New Zealand delivered an onimous warning to anyone with aspirations of wrestling the title from their grasp with an impressive rout of Wales, scoring 14 tries at the Stadio Mario Battaglini in Rovigo and only just coming up shy of the century, winning 92-0 in glorious sunshine.
It took a mere 56 seconds for flanker Sam Cane to open the scoring and the tries came thick and fast after that with seven touchdowns in the first half alone, leaving Welsh manager and former international Mark Taylor to admit at half-time that his side were "a little bit shell-shocked".
There were also wins for Argentina, Australia, England, France and South Africa on day two. The win was Argentina's first in the tournament, while the other quartet remain unbeaten and still dreaming of reaching the semi finals.
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New Zealand unquestionably stole the headlines on match day two with the manner of their destruction of Wales, scoring 14 tries to post the biggest winning margin in JWC history before an enthusiastic crowd who's only disappointment could be that the century wasn't reached.
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Argentina now have the daunting task of trying to prevent New Zealand from recording an 18th successive JWC victory, a task few would relish, but at least Los Pumitas will go into Saturday's encounter on the back of a 27-3 win over hosts Italy.
The star of the show was Argentina wing Manuel Montero, who opened the scoring in the third minute to the dismay of the partisan Italian crowd, capitalising on a missed tackle by full back Augusto Cosulich to touch down.
Montero also had a hand in Argentina's next try on the hour mark with a great run from his own half to the Italian 22-metre line, before finding full back Matias Masera in support. A third try followed through wing Matías Moroni from close range, but Los Pumitas were unable to cross again and missed out on the bonus point score.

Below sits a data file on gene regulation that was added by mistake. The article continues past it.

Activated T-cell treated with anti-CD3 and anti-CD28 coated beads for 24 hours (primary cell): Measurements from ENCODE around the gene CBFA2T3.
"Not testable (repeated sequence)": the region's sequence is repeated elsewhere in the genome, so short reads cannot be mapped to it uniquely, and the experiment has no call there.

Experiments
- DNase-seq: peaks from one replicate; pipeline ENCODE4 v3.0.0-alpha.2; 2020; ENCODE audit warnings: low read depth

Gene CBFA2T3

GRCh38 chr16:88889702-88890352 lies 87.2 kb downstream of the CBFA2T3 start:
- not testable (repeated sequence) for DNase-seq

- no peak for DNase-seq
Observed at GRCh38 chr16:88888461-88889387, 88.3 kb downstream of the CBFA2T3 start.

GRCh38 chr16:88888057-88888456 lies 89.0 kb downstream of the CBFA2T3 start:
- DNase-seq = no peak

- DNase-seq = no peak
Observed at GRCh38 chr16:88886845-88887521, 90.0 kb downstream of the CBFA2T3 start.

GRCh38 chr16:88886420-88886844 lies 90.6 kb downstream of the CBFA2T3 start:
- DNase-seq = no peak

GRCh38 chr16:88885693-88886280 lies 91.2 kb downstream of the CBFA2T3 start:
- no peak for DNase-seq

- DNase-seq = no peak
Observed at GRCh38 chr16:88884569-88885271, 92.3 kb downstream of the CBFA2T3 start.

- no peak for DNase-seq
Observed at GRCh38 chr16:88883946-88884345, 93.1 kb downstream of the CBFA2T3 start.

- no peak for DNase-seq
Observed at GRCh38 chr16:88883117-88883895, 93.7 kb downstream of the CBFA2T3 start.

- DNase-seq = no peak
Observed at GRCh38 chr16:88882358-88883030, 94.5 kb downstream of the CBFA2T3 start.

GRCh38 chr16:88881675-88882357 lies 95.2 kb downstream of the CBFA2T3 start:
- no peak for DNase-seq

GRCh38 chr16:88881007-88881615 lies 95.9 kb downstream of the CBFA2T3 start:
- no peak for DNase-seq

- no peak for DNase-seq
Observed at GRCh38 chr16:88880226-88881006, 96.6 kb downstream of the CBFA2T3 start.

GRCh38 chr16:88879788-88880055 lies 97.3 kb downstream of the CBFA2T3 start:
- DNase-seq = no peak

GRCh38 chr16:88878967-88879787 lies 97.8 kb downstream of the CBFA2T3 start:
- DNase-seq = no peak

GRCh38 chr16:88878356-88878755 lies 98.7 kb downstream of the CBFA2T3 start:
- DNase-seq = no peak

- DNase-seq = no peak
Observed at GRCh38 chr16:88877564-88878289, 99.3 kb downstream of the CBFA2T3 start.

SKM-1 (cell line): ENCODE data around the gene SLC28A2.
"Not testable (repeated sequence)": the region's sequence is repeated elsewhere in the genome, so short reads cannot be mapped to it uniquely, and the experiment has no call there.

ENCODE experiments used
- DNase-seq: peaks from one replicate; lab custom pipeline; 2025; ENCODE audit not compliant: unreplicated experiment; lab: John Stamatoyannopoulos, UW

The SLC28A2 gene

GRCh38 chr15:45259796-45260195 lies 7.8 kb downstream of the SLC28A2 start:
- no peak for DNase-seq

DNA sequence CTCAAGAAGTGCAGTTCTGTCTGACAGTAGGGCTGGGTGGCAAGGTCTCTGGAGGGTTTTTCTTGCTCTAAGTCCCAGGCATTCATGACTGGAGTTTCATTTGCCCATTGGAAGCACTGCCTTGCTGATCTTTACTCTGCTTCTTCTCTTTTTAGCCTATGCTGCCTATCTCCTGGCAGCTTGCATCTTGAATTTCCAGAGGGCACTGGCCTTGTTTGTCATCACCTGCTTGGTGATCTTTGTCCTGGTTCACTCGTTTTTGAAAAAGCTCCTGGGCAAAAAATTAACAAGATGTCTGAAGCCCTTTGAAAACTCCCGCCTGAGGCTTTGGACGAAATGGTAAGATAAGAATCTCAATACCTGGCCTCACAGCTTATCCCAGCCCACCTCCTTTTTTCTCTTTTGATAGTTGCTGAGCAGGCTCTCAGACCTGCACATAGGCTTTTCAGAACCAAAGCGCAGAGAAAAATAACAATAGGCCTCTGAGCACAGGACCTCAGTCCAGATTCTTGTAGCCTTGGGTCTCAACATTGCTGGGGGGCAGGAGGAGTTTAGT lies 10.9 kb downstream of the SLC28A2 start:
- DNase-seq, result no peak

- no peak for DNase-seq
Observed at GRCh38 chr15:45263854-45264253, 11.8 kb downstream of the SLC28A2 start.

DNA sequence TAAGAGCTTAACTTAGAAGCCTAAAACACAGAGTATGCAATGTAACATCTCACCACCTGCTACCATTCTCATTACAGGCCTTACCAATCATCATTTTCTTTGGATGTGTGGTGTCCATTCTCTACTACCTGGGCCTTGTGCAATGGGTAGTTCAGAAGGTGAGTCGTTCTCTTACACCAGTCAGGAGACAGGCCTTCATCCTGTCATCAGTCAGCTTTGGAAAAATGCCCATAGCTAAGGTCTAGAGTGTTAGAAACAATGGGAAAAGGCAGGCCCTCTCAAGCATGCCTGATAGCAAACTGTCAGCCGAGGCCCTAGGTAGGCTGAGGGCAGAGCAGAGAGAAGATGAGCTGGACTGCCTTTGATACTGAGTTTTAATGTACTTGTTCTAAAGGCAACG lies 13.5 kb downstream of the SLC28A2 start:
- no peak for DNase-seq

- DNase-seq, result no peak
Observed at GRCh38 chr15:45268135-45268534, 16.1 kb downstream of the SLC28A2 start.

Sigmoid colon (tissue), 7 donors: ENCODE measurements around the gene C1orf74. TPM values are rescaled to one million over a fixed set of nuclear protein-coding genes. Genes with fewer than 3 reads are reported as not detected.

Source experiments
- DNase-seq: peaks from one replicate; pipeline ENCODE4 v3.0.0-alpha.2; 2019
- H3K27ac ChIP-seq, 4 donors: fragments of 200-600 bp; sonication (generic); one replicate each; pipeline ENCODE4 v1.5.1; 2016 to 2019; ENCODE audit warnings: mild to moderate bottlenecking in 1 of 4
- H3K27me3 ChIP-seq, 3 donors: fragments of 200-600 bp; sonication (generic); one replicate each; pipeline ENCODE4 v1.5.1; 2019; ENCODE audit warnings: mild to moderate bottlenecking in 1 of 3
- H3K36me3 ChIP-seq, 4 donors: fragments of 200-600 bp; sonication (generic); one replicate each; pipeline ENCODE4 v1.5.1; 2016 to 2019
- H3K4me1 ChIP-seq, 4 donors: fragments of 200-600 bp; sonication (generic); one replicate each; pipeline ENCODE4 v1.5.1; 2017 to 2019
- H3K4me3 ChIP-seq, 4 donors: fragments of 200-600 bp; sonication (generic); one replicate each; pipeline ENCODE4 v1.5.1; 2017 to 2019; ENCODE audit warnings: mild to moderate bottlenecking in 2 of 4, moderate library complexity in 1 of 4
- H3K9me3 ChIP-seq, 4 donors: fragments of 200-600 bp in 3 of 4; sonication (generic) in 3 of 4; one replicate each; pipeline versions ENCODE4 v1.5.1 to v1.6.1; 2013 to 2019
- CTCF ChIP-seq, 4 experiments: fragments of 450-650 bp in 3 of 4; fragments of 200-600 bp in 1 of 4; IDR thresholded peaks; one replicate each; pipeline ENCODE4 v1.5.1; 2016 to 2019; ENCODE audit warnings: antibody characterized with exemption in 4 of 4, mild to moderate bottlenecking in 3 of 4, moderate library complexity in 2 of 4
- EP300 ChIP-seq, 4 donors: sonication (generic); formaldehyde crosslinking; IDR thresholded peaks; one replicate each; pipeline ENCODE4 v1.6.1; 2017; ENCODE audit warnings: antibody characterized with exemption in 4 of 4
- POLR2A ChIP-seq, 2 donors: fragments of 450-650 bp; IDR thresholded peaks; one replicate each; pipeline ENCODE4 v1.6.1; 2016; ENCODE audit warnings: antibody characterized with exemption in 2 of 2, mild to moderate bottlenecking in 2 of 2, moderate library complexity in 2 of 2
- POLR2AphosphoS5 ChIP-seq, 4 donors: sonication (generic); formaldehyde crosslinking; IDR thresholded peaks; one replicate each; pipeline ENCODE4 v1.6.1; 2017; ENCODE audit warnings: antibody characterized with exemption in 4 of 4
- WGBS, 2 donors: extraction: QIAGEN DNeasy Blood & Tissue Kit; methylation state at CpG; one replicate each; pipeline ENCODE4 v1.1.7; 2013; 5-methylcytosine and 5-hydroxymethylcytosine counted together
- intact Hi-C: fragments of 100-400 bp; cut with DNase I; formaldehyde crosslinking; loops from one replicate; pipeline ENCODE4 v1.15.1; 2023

Italy, for their part, could only manage a solitary first half penalty from the boot of Marco Gennari and will be hoping to finish the pool stages with a strong performance against Wales, potentially catching a side torn apart from New Zealand on another bad day.
Australia were tested by a lively Fiji outfit before running out 50-25 winners at the Stadio Plebiscito in Padova, a result which keeps the 2010 runners-up sitting on top of Pool B ahead of their meeting with unbeaten France on Saturday.
In their 54-7 opening day win over Tonga, eight Australian players scored tries, and they shared the spoils once again, with another eight players crossing the line against Pacific Island opposition.
Captain Michael Hooper and scrum half Eddie Bredenhann were outstanding for the Australians, both scoring tries, the former's being his country's 100th in JWC history, a figure only bettered by three-time champions New Zealand.
Hooper's back row colleague Ted Postal, number 8 Jarrad Butler, wing Damon Anderson, prop Siliva Siliva, full back Jacob Woodhouse and second row Blake Enever also crossed in the victory.
But the Aussies, who led 33-10 at the break, by no means had things all their own way. The Fijians produced some impressive passing movements to run in three of their own tries through wing Ratu Ratini, fly half Metuisela Talebula and second row Maikeli Mudu.
France's hopes of reaching a first ever JWC semi final are still alive however, after their 27-14 victory against Tonga in the other match in Padova, but the failure to pick up a bonus point in their opener against Fiji means they simply cannot afford to lose to Australia if they are to have a chance of realising that goal.
Tonga threatened to claim a notable scalp when they cut the deficit to just six points with 10 minutes of the match remaining, breaking some stiff French defence following a long period of possession to enable Motekiai Faeamani to cross the line.
Mona Paraki’s conversion made it 20-14 and with the momentum swinging the Tongans' way, an upset seemed on the cards. However, France quickly responded with a converted try by replacement Pierre Gayraud to wrap up the victory.
Prop Victor Delmas and number 8 Karl Chateau had earlier crossed for the French, who were also awarded a penalty try, while outside centre Pita Ahki’s converted try had enabled Tonga to go in at half-time trailing by a solitary point.
A hat-trick by wing Christian Wade steered England to a hard fought victory over a much improved Scotland outfit at the Stadio Comunale di Monigo in Treviso, but the margin of victory was not enough to lift them above South Africa at the top of the Pool C standings.